Senegal: 32 youth from the south are trained in conflict prevention
an article by Agence de Presse Sénégalaise
Thirty-two young people from The Gambia, Guinea-Bissau and the Senegal regions of Kolda and Ziguinchor Sédhiou (south) began Monday in Cape Skirring, a training workshop on "Prevention and non-violent conflict management".
This workshop, which ends Sunday, is organized in the framework of the project "Dynamics of Peace" implemented since January by the Boy Scouts of Kolda, Ziguinchor Sédhiou along with youth organizations, women and peace activists from the Gambia and Guinea-Bissau, according to the coordinator Henry Ndecky.
When opening the workshop, Mr. Ndecky said that this training will allow youth to the sub-region to analyze their local environment and help resolve conflicts in their countries.
"The youth will leverage what they have learned through outreach in neighborhoods and villages. One hopes that by 2013, the strikes in universities, high schools and colleges are no longer violent," he said, noting that training takes account of the conflicts in the educational system. "These youth will be relays for the promotion of culture of peace, education and development in their respective societies."
He appealed to stakeholders in the Casamance crisis which has been going on for three decades, to lay down their arms "within two years" so that young people can live in a healthy and peaceful environment in this part of Senegal . Henry Ndecky invited the Senegalese government to quickly revive the peace process in the south, together with the separatist Movement of Democratic Forces of Casamance (MFDC).
"The scouts of the sub-region also want peace to return to Guinea-Bissau. We are united by blood and we have to work together to achieve peace in the sub-region," said Mr. Ndecky.
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Question(s) related to this article:
Can peace be guaranteed through nonviolent means?,
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Latest reader comment:
We have the advantage of an independent evaluation of the Nonviolent Peaceforce initiative in the Philippines conducted by Swisspeace. The evaluation is very favorable, although in the end, as one reads through it, gets the impression that such initiatives can help but cannot bring peace by themselves.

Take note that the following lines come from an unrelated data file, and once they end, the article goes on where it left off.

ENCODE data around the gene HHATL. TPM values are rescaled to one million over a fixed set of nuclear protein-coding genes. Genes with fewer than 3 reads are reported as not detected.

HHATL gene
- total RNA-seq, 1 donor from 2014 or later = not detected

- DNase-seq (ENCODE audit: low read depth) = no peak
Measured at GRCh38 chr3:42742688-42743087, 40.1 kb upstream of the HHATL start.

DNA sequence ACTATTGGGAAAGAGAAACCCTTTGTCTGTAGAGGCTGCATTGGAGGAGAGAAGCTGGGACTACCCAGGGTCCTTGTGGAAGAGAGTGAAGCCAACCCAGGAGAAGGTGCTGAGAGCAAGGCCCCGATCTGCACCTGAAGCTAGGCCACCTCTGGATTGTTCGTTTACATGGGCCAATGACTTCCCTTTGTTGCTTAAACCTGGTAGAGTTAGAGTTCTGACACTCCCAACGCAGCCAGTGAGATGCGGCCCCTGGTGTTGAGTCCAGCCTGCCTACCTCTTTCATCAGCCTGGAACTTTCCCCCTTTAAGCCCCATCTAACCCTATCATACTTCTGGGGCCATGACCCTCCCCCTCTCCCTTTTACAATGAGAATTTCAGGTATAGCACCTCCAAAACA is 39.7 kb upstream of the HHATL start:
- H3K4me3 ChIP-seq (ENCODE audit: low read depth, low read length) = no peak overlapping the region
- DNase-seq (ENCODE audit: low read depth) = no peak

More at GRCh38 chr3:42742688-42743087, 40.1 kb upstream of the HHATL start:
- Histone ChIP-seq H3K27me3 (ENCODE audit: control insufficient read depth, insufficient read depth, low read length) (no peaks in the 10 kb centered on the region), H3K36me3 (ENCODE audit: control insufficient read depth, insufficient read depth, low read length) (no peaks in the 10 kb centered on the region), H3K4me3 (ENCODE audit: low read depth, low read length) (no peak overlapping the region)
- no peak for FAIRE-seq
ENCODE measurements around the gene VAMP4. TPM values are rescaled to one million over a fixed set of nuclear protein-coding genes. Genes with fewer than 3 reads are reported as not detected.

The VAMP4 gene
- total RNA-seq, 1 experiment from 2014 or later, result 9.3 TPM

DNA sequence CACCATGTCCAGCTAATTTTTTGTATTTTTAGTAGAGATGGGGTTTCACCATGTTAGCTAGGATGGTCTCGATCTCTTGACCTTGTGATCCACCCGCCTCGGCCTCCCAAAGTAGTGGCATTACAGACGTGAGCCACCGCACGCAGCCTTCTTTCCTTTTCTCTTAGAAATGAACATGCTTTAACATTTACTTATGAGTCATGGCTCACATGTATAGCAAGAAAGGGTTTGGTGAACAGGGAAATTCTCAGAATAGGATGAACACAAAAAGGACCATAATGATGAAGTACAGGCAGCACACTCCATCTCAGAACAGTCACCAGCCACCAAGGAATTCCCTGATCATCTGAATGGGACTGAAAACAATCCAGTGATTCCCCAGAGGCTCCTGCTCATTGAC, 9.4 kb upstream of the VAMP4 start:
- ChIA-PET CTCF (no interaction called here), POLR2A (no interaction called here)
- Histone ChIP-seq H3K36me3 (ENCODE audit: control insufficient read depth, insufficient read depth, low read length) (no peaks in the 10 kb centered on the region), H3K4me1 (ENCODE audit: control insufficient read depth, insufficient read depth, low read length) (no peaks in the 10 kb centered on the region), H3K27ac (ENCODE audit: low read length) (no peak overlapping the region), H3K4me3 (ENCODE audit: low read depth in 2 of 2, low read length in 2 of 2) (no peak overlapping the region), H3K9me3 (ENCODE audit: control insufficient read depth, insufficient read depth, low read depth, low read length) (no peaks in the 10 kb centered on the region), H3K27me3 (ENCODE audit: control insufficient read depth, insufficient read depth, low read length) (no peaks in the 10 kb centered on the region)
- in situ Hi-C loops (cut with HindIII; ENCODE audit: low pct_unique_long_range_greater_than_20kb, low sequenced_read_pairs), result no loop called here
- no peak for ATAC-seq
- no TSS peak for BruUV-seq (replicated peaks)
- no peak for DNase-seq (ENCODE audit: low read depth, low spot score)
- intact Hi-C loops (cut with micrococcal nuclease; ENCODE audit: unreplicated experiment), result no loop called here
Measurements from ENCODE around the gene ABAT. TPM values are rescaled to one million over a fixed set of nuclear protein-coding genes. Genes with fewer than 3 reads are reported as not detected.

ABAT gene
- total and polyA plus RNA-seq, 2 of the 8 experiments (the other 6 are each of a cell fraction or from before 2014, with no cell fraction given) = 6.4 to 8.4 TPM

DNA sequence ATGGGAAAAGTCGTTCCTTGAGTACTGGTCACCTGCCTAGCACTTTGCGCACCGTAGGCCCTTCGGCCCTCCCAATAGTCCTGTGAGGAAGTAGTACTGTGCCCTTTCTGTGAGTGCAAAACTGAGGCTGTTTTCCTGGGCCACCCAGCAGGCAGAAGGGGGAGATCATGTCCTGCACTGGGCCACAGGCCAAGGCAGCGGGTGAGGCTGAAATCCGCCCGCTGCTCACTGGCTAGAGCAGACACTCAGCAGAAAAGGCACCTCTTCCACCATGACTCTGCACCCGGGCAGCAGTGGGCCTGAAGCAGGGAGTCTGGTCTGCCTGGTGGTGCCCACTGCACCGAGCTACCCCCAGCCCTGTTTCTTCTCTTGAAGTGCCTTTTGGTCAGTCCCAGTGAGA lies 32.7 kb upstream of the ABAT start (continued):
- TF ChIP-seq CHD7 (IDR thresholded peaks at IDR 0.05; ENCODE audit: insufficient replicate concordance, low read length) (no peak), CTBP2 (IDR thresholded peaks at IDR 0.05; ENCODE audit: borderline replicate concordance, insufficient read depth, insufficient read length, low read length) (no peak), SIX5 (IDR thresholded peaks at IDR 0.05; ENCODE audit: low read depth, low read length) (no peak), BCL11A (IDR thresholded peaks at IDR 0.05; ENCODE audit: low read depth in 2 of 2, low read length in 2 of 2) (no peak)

Here is the executive summary:
Nonviolent Peaceforce in the Philippines can look back at more than two years of unique, relevant contributions and constructive engagement in one of the most difficult, political and volatile, contexts to work in: Being the only international non-governmental organization working with and living in close proximity to the most conflict-affected population in Mindanao, NP in the Philippines was able to support and enhance local structures of cease-fire monitoring, early warning, cross-community dialogues, human rights protection, to offer civilian protection and help to reduce the high levels of community violence.
The accepted offer to NP in the Philippines in late 2009 by the conflict parties GRP and the MILF to join the International Monitoring Team1 (IMT) and its Civilian Protection Component is a direct expression and result of its successful contributions to non-violence and violence reduction of the last two years.
To keep up the important work of NP’s project in the Philippines in the years to come, it is essential to ensure that the activities and objectives of NPP are based on a strategically and conceptually sound footing. This seems even more important given that NPP is going through a remarkable consolidation and expansion phase at the time of report-writing.
The re-focus on its key mandate, strengths and strategic advantages in Mindanao gives NP the opportunity to further enhance its unique work in the area of nonviolence, peacekeeping and peacebuilding.